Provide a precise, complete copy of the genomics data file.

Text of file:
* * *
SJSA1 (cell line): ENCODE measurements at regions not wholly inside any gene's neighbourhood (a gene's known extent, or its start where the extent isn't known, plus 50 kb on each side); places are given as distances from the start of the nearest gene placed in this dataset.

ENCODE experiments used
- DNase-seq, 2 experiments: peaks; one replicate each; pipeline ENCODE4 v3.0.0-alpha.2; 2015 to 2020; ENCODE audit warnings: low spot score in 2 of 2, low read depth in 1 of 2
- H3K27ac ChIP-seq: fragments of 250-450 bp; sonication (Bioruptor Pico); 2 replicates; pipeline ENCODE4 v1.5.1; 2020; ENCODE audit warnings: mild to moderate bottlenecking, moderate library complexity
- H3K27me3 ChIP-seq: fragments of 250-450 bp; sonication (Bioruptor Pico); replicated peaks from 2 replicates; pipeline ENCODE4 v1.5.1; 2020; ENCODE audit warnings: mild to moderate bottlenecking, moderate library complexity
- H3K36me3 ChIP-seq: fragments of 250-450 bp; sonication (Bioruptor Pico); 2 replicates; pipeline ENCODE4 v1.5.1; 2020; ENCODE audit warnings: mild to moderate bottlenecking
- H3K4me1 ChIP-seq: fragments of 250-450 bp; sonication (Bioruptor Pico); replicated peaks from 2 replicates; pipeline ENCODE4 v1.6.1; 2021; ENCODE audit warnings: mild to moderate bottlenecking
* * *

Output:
SJSA1 (cell line): ENCODE measurements at regions not wholly inside any gene's neighbourhood (a gene's known extent, or its start where the extent isn't known, plus 50 kb on each side); places are given as distances from the start of the nearest gene placed in this dataset.

ENCODE experiments used
- DNase-seq, 2 experiments: peaks; one replicate each; pipeline ENCODE4 v3.0.0-alpha.2; 2015 to 2020; ENCODE audit warnings: low spot score in 2 of 2, low read depth in 1 of 2
- H3K27ac ChIP-seq: fragments of 250-450 bp; sonication (Bioruptor Pico); 2 replicates; pipeline ENCODE4 v1.5.1; 2020; ENCODE audit warnings: mild to moderate bottlenecking, moderate library complexity
- H3K27me3 ChIP-seq: fragments of 250-450 bp; sonication (Bioruptor Pico); replicated peaks from 2 replicates; pipeline ENCODE4 v1.5.1; 2020; ENCODE audit warnings: mild to moderate bottlenecking, moderate library complexity
- H3K36me3 ChIP-seq: fragments of 250-450 bp; sonication (Bioruptor Pico); 2 replicates; pipeline ENCODE4 v1.5.1; 2020; ENCODE audit warnings: mild to moderate bottlenecking
- H3K4me1 ChIP-seq: fragments of 250-450 bp; sonication (Bioruptor Pico); replicated peaks from 2 replicates; pipeline ENCODE4 v1.6.1; 2021; ENCODE audit warnings: mild to moderate bottlenecking